A million years ago, when Meg in Paris and I were roomies in a coachhouse on Seminary Avenue in Chicago, we had a concrete planter out front. At this point in time my culinary capabilities extended to boiling water. And I didn't always know what to use that water for - my girlfriend at the time laughed for seven minutes solid when I asked how to cook frozen ravioli. Boiling just didn't seem right at the time.
Now, I mention the planter because in that planter, Meg in Paris (who was then just Meg in Chicago, planning to go to Paris possibly) planted a variety of basils. We had lemon basil, purple basil, Italian basil, you name it. At the end of the season, Meg made a big batch of pesto, which I instantly fell in love with. Thanks to my limited skills, I assumed she'd used some sort of voodoo to make the basil in our garden turn into pesto in my belly.
Until tonight, I'd never tried making pesto. When the farmer's market my wife and I went to this morning had basil on sale, I knew my pesto-making-virginity was soon to end. And it did, deliciously.
Here's the recipe I used, cobbled together from a couple of cookbook recipes and an Internet formula or two:
3 cups basil leaves, cleaned very well, spun dry
3 cloves garlic, peeled, crushed
3 tablespoons pine nuts
1/2 cup grated Parmagiano Reggiano cheese
1/4 cup grated Romano cheese
½ cup olive oil
Since it was my first time, I fel it was important to do things the old fashioned way, in a mortar with a pestle. I have a mortar and pestle thanks to the old girlfriend mentioned above.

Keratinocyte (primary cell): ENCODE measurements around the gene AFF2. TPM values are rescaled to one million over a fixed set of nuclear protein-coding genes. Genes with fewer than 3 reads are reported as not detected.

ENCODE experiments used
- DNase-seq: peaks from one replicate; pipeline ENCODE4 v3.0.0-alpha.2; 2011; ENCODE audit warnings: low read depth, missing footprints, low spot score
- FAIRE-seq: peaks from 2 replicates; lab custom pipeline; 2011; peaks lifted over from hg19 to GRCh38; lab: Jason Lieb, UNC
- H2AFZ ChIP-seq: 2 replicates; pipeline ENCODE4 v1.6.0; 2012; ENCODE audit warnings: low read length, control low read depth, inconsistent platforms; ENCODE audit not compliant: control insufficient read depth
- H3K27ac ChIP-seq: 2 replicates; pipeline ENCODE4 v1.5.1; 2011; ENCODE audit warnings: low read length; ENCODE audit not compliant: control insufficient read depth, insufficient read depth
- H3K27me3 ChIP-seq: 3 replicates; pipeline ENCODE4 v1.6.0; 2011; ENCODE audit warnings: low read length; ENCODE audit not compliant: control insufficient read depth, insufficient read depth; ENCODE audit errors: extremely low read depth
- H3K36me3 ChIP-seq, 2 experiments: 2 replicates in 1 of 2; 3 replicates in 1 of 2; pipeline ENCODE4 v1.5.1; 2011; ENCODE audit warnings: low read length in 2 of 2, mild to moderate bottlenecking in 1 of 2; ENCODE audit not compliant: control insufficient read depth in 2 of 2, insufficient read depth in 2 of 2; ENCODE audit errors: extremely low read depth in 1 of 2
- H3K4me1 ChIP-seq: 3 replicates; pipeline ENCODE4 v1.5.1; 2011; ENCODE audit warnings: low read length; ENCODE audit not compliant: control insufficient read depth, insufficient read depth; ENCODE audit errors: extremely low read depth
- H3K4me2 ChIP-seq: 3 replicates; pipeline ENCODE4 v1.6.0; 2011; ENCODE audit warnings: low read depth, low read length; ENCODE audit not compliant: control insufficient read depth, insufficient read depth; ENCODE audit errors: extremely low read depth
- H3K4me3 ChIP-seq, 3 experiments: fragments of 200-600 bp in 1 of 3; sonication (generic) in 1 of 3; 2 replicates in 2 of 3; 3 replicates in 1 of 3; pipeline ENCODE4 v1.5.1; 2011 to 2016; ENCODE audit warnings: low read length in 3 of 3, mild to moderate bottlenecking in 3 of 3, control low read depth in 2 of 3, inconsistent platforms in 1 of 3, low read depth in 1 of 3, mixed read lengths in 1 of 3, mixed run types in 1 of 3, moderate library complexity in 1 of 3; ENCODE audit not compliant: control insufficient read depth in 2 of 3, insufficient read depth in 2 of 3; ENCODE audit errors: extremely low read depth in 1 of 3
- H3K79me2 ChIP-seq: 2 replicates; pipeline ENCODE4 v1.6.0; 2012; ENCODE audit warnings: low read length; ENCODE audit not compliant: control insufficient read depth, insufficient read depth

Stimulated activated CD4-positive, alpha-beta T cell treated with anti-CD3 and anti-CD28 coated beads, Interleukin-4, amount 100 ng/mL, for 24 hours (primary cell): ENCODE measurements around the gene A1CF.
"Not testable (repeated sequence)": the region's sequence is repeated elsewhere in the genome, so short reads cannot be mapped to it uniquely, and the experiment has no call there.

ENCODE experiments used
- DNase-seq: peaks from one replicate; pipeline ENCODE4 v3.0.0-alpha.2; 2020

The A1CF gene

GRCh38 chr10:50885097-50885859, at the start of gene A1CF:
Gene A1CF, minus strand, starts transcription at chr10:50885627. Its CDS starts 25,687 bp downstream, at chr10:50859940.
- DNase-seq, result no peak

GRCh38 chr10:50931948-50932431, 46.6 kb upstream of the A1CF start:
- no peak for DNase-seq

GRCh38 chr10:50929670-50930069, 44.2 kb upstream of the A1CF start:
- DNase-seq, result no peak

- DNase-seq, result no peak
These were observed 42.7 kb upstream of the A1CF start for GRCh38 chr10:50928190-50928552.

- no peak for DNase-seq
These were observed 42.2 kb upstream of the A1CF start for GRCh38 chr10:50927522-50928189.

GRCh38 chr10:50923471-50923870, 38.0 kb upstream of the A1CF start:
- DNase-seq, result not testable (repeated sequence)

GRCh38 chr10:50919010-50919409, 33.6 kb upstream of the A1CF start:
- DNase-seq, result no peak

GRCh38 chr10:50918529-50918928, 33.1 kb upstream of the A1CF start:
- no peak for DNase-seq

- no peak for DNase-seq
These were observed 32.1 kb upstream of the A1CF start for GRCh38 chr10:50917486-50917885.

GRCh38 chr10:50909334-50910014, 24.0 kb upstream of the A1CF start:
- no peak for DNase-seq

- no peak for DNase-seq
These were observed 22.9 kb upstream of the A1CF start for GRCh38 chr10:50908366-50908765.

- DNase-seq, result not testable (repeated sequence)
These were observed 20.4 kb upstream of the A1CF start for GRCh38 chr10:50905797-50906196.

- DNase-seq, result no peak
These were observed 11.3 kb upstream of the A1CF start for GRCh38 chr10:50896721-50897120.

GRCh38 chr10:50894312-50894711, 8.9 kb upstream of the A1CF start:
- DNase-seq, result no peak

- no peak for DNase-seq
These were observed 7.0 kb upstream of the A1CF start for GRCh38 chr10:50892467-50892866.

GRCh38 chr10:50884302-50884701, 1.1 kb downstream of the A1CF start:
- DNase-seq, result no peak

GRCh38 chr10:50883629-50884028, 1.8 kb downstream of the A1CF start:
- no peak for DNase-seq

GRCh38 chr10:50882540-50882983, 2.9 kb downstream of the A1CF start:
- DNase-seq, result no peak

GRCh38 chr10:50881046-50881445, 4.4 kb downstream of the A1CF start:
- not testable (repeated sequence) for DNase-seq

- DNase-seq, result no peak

Start by combining the garlic and salt. Mash with mortar and work the salt in to the garlic. Add the pinenuts. Mash and press in a circular motion with the pestle until the garlic, salt, and nuts are all well incorporated.
Add the basil leaves a bunch at a time. You can shred the leaves ahead of time to be more thorough, but I took them whole. Continue working the basil into the mix until you have a mostly uniform paste with no big leaves left. At this point, add the cheeses and mix throughly. I had to transfer the mix to a bowl to do this becasue my mortar had no room. Use a fork to mix the cheeses into the paste. Finally, add the olive oil and mash into the paste with the fork.
Taste for salt. It probably won't need any since the cheeses are pretty salty.
Serve on pasta or spread on crostini and broil. Heck, eat it by the spoonful if you want. It's much better than those store bought pestos and you made it yourself.